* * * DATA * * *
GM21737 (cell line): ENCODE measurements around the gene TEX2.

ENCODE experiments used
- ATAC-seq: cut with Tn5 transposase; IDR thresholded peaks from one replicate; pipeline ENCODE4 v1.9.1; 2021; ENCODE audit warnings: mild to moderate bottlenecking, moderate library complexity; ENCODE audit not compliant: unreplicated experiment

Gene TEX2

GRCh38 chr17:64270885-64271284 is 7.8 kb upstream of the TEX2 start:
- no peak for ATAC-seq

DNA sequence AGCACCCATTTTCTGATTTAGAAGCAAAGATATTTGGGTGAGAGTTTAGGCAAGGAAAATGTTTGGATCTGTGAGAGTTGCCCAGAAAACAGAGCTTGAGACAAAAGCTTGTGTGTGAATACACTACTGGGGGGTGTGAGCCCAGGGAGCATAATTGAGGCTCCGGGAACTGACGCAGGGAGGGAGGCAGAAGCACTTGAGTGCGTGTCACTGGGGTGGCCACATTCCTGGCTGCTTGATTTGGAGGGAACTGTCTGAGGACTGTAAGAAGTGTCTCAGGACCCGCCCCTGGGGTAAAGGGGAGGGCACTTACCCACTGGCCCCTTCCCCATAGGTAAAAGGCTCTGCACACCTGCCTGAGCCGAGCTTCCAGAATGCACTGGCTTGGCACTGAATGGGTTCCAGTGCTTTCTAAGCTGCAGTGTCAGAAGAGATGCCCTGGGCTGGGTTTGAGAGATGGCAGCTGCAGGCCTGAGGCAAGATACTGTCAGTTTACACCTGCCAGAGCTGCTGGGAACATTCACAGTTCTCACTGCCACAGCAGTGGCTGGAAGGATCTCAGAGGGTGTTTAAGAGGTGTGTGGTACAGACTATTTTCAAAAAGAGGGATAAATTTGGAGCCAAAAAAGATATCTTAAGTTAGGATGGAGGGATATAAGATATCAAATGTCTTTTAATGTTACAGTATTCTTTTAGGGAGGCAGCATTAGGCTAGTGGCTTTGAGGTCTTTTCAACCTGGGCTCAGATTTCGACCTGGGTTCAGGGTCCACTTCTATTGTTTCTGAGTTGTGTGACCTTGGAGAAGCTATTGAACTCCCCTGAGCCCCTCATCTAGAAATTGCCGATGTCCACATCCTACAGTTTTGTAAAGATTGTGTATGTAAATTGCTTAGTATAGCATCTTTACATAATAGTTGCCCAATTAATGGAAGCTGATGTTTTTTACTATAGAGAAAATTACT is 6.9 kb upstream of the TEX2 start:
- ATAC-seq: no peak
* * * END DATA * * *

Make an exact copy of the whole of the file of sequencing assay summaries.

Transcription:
GM21737 (cell line): ENCODE measurements around the gene TEX2.

ENCODE experiments used
- ATAC-seq: cut with Tn5 transposase; IDR thresholded peaks from one replicate; pipeline ENCODE4 v1.9.1; 2021; ENCODE audit warnings: mild to moderate bottlenecking, moderate library complexity; ENCODE audit not compliant: unreplicated experiment

Gene TEX2

GRCh38 chr17:64270885-64271284 is 7.8 kb upstream of the TEX2 start:
- no peak for ATAC-seq

DNA sequence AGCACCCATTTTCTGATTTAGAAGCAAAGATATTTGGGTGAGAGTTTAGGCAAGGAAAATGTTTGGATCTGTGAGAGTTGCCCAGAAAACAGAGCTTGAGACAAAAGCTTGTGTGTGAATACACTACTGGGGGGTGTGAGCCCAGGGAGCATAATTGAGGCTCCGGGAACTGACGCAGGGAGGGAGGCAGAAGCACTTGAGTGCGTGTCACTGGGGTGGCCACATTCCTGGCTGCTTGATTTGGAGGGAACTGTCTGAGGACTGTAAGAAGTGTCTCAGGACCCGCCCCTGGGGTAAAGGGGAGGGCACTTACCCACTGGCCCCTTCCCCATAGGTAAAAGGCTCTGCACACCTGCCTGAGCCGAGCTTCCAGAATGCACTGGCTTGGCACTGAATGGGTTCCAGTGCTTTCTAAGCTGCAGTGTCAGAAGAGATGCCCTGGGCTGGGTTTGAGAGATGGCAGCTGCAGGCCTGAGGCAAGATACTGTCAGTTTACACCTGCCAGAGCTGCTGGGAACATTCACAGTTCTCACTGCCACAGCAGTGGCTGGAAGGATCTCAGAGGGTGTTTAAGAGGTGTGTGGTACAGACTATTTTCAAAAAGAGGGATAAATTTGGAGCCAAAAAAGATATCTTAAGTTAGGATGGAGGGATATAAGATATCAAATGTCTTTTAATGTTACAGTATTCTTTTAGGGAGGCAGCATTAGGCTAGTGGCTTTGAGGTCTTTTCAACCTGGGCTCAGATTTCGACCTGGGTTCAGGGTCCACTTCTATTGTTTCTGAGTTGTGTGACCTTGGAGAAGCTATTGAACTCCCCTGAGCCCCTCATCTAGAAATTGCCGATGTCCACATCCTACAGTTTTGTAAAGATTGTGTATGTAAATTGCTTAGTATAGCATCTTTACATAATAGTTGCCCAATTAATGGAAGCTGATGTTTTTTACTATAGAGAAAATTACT is 6.9 kb upstream of the TEX2 start:
- ATAC-seq: no peak